Winter Storm: The Battle for Stalingrad and the...

Counting how many people were killed and wounded in the battle of Stalingrad is hard. One way is to only count the fighting within the city and suburbs. Another way of counting is to count all the fighting on the southern part of the Soviet-German front from the spring of 1942 to the winter of 1943. Different scholars have made different estimates depending on how widely you consider the battle.

Using the diaries of Luftwaffe commanders, rare contemporary photographs and other previously unpublished sources, Robert Forsyth analyzes the human, strategic, tactical and technical elements of one of the most dramatic operations arranged by the Luftwaffe.Stalingrad ranks as one of the most infamous, savage and emotive battles of the 20th century. It has consumed military historians since the 1950s and has inspired many books and much debate. This book tells the story of the operation mounted by the Luftwaffe to supply, by airlift, the trapped and exhausted German Sixth Army at Stalingrad in the winter of 1942/43. The weather conditions faced by the flying crews, mechanics, and soldiers on the ground were appalling, but against all odds, and a resurgent and active Soviet air force, the transports maintained a determined presence over the ravaged city on the Volga, even when the last airfields in the Stalingrad pocket had been lost.Yet, even the daily figure of 300 tons of supplies, needed by Sixth Army just to subsist, proved over-ambitious for the Luftwaffe which battled against a lack of transport capacity, worsening serviceability, and increasing losses in badly needed aircraft.Using previously unpublished diaries, original Luftwaffe reports and specially commissioned artwork, this gripping battle is told in detail through the eyes of the Luftwaffe commanders and pilots who fought to keep the Sixth Army alive and supplied.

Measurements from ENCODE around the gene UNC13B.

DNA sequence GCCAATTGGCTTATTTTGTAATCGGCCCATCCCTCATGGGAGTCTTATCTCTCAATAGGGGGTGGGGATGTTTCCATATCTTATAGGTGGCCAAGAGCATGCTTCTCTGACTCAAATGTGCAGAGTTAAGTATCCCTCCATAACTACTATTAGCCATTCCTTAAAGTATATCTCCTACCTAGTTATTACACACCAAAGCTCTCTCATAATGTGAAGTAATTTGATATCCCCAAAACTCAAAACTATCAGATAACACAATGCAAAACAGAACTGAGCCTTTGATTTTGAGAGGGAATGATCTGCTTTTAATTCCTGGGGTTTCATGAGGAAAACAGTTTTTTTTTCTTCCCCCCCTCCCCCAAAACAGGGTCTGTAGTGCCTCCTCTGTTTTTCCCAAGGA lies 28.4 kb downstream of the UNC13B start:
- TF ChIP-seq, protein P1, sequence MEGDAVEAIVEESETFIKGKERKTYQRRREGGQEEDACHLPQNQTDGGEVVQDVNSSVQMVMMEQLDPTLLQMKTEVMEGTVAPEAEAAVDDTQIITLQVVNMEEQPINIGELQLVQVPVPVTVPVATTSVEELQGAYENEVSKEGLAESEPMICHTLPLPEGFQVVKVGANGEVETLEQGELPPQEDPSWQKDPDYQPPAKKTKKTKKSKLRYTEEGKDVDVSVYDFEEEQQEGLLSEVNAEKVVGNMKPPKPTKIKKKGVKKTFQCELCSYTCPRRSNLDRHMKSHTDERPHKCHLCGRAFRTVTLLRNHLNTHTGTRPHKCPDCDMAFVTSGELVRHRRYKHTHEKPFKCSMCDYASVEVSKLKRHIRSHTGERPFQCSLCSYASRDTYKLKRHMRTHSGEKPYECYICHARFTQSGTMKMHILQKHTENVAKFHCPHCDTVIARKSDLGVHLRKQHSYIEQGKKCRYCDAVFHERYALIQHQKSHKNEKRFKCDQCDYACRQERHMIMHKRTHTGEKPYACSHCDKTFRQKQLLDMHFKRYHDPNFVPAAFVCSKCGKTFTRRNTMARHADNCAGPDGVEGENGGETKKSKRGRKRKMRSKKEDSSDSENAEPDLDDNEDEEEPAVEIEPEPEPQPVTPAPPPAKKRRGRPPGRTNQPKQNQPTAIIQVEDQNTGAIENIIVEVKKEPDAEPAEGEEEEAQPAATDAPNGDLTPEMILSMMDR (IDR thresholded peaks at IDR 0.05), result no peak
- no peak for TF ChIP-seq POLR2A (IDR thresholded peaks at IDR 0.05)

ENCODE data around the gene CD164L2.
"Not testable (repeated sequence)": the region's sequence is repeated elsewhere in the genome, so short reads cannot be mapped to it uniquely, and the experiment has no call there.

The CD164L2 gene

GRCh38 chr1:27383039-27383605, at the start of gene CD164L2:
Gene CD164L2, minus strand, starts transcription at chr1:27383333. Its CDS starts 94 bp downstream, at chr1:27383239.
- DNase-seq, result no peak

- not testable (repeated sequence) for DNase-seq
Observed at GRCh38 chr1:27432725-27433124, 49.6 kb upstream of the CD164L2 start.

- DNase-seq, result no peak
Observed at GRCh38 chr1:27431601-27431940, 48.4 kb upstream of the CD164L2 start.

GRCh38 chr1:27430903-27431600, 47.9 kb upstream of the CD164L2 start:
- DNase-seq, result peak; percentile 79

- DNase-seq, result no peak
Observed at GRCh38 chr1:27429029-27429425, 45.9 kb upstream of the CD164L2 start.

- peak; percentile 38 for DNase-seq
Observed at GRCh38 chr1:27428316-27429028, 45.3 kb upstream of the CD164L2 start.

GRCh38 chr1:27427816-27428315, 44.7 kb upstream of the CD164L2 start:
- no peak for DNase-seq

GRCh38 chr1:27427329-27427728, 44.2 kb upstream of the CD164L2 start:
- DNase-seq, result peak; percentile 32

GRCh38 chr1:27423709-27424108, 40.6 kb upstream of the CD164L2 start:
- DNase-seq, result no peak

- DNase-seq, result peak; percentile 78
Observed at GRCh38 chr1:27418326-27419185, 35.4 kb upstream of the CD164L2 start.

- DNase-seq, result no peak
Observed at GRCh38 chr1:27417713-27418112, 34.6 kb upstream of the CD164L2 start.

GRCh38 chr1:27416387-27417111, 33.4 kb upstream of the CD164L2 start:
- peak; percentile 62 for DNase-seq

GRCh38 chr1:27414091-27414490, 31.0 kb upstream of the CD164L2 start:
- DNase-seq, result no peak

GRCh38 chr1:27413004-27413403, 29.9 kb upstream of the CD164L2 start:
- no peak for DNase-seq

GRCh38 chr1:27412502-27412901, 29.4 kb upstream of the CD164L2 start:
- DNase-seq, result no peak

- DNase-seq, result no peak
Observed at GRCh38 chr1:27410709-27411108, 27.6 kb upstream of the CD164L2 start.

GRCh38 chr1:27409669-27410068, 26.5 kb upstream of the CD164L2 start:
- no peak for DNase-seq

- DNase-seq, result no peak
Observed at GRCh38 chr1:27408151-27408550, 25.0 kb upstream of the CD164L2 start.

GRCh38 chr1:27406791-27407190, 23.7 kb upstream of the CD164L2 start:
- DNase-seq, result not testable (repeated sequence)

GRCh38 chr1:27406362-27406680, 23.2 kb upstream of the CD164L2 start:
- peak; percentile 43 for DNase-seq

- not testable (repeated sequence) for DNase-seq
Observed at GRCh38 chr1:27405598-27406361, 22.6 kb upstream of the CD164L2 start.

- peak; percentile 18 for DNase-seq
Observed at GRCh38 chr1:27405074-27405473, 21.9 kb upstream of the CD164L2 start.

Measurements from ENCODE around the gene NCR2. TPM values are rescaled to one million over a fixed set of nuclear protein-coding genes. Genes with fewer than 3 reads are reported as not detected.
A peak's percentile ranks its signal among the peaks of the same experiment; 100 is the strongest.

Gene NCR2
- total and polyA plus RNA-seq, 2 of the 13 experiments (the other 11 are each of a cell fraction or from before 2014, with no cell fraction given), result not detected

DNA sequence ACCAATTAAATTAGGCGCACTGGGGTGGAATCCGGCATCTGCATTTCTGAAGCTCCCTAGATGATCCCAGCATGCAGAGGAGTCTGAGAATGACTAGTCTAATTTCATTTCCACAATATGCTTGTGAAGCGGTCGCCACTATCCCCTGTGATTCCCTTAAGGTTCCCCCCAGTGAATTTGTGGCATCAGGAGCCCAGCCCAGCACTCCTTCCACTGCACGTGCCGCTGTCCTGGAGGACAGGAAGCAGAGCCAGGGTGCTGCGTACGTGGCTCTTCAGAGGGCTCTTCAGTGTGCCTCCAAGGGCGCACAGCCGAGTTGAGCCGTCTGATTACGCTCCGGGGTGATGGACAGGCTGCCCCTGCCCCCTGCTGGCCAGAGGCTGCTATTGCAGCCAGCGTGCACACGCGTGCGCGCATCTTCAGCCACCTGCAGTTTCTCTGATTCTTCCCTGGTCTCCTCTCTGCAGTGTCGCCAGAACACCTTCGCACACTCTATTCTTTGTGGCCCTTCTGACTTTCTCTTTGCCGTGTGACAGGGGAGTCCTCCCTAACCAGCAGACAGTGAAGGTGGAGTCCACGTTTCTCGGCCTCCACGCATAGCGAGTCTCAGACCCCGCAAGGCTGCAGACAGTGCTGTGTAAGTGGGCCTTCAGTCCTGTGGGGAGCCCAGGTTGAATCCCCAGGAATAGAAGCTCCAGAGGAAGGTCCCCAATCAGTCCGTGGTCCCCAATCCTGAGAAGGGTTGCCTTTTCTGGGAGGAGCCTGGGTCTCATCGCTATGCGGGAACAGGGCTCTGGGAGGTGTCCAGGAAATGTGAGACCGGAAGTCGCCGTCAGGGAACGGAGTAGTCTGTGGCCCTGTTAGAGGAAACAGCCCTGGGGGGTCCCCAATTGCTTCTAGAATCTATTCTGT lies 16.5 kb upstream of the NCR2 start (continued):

After the winter campaign, a three-month lull set in across the Eastern Front, during which both sides planned summer strategic operations. During this period the Soviets exploited lessons learned in the winter and reconstructed their mobile forces to make them more powerful and sustainable. Simultaneously, they refined mobile operational and tactical techniques to improve the operational maneuver capability of front and army commanders. Soviet strategic plans for the summer of 1943 increasingly relied for success on the operations of these refined mobile groups. The premier Soviet mobile forces were the five new tank armies created by a January Stavka order, each consisting of two tank corps, an optional mechanized corps, and a variety of mobile support units. The new armies fielded over 500 tanks each and were soon augmented by newly formed self-propelled artillery units. Similarly, the Soviets refined the structure of separate tank and mechanized corps by adding more combat and combat service support units. By July 1943 the Soviets fielded twenty-four tank and thirteen mechanized corps. The Soviets scored a a great victory during the largest tank battle in history -- the July 12, 1943, Battle of Kursk that involved a total of 1,200 tanks. 041b061a72